China's MFN Status Described as Unsure: Hong Kong Governor Cites Hill Ire

By Kaplan, Refet | The Washington Times (Washington, DC), May 10, 1996 | Go to article overview

China's MFN Status Described as Unsure: Hong Kong Governor Cites Hill Ire


Kaplan, Refet, The Washington Times (Washington, DC)


The renewal of China's most-favored-nation (MFN) status is still in doubt despite support for the policy from both the White House and key Republicans, the governor of Hong Kong said yesterday.

"I think it's still very much to play for," Gov. Chris Patten said in an interview with reporters and editors at The Washington Times. "I think there is a mood in Congress that people would like to do something" to show their displeasure with China.

Even though China's MFN status is backed by President Clinton and Sen. Bob Dole, his likely opponent in November's presidential election, Mr. Patten said he was concerned that the prized trade status could still be revoked by the U.S. Congress.

"I do detect very real frustration and annoyance [on Capitol Hill] with China," said Mr. Patten, who rattled off a list of contentious U.S.-Chinese issues ranging from Taiwan to Tibet.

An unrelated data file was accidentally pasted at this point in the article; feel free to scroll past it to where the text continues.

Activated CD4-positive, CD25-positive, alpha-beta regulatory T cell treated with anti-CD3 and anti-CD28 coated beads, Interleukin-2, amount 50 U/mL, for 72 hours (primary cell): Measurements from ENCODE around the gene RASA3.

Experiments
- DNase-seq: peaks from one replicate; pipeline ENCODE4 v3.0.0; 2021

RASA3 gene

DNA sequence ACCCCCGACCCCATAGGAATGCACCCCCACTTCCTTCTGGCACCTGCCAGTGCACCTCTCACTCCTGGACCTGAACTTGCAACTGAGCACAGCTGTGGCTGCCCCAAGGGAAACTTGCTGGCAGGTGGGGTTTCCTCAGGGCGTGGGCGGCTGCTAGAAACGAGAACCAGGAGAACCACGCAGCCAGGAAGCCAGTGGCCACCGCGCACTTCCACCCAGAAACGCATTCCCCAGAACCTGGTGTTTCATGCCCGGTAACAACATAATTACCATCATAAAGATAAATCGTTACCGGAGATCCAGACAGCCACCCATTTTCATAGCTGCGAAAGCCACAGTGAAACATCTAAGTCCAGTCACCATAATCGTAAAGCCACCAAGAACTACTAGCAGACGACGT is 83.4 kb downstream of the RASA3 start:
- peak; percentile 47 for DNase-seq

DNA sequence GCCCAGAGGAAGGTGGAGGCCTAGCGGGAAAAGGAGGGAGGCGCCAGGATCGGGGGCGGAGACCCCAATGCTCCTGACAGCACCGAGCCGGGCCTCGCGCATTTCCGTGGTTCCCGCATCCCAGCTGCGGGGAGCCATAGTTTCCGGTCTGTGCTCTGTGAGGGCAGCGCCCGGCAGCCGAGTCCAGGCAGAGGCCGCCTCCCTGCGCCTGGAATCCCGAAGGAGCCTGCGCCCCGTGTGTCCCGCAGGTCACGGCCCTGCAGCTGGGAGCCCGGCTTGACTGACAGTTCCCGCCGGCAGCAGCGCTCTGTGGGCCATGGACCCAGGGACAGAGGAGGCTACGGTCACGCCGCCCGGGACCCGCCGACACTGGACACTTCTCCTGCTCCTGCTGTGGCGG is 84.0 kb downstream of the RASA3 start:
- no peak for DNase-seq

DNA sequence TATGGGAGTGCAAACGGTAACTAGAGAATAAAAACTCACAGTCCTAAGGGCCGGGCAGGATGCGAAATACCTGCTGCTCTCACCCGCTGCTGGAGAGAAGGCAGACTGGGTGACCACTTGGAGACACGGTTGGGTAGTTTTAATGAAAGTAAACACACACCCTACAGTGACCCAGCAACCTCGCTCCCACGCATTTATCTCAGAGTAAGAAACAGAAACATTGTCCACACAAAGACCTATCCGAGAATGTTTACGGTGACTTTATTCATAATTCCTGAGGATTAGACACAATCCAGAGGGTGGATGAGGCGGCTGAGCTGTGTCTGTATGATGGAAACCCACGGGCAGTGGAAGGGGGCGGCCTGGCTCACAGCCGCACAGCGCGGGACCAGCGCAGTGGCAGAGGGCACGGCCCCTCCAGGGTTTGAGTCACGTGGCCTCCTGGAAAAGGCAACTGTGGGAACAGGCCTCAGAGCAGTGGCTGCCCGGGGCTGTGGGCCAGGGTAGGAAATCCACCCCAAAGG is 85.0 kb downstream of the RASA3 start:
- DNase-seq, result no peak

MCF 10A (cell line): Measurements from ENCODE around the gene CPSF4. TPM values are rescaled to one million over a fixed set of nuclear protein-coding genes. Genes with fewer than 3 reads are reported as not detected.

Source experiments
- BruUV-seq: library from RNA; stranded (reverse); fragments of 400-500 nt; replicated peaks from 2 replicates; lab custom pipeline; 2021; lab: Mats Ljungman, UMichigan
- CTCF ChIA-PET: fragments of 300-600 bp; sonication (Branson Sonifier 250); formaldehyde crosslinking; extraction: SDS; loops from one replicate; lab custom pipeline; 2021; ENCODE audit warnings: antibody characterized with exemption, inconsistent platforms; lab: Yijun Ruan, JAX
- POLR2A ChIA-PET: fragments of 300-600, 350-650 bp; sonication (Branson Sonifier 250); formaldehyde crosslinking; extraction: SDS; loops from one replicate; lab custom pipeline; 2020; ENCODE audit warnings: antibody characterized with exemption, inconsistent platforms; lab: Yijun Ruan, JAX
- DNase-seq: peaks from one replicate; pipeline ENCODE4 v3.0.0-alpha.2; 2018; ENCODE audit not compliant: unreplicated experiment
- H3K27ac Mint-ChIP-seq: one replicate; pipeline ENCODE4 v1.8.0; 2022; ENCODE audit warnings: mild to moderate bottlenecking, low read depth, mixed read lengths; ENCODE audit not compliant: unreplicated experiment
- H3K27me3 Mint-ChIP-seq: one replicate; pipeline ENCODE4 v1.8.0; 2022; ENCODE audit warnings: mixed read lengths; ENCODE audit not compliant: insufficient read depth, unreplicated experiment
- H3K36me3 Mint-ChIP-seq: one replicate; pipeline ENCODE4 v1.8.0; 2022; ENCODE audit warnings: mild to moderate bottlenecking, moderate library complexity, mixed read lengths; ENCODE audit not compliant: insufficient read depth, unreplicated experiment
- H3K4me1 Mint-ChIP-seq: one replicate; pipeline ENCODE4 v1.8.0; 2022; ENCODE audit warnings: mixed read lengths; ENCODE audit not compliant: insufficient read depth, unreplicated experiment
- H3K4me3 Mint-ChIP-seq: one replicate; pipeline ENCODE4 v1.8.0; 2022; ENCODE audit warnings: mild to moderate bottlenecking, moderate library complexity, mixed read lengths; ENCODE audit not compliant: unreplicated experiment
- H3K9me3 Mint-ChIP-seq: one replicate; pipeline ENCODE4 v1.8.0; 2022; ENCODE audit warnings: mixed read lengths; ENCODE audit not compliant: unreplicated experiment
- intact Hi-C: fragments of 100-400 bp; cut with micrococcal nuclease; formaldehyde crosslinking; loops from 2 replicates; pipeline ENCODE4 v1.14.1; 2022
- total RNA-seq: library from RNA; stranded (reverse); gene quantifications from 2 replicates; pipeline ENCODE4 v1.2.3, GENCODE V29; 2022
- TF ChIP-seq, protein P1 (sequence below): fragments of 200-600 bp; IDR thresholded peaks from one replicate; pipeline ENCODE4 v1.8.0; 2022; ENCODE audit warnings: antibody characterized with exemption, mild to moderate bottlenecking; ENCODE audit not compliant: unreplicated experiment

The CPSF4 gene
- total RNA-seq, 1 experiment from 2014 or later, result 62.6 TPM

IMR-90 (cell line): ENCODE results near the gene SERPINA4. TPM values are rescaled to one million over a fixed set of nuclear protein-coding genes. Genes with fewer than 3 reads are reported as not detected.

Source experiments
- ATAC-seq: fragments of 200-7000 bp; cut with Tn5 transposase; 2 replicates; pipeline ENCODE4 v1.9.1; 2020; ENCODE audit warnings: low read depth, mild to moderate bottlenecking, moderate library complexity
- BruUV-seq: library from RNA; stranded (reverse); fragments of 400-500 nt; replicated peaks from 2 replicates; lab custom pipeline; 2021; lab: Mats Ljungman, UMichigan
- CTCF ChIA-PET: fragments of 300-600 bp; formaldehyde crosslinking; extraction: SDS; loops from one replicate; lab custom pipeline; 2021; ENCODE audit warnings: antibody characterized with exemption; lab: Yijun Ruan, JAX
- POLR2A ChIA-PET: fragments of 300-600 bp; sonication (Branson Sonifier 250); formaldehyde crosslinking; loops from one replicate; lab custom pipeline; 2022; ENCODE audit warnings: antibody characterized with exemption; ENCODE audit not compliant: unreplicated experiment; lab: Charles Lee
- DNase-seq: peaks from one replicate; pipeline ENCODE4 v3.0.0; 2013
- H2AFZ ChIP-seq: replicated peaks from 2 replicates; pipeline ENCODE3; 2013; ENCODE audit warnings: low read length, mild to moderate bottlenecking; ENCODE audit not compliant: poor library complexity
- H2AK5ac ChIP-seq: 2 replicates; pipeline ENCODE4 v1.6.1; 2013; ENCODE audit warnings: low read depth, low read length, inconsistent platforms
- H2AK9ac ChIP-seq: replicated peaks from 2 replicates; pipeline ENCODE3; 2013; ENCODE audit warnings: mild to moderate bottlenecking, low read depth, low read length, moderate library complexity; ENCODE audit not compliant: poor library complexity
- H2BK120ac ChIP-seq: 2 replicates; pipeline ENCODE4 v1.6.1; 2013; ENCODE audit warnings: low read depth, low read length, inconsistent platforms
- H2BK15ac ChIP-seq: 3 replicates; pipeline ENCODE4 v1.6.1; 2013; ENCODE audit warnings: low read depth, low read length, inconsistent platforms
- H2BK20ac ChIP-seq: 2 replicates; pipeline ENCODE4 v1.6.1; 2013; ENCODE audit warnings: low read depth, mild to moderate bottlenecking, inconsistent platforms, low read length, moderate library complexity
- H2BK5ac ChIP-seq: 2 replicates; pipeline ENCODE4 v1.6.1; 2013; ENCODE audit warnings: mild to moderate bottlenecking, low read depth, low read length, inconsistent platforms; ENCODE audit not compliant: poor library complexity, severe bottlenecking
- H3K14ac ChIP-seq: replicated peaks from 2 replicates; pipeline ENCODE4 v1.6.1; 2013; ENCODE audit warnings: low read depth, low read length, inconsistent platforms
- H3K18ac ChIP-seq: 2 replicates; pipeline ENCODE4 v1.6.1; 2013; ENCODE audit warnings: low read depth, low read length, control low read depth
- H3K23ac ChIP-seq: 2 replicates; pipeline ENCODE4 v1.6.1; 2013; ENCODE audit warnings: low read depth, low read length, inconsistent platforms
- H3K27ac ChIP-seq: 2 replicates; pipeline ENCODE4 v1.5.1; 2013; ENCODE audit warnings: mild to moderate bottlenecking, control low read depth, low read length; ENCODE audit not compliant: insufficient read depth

Mr. Clinton has said he will renew China's MFN status when it expires on June 3. Congress has 90 days to pass a resolution that would block the renewal.

Mr. Patten left Washington last night after a three-day visit in which he repeatedly and forcefully spoke in favor of China's MFN status.

Since his appointment in 1992, Mr. Patten has alternately been praised and criticized for speaking plainly on a number of issues related to China's obligations in Hong Kong.

Mr. Patten said that while he understands the United States has legitimate concerns about China's stand on a number of issues - among them human rights, weapons proliferation and intellectual piracy - revoking Beijing's MFN is not the proper way to address them.

The renewal of China's MFN is crucial to Hong Kong's continued stability and prosperity, said the man who will go down in history as the colony's last British ruler.

"I'm not here to make the case for China's record," Mr. Patten said. "What I'm here for is to ask people to consider the consequences of MFN not being renewed."

Mr. Patten said the 6 million people of Hong Kong already face an uncertain future when the colony reverts to Chinese rule next year. And in the current "wait-and-see" atmosphere, he said, Hong Kong's powerful business community will certainly react badly to any U.

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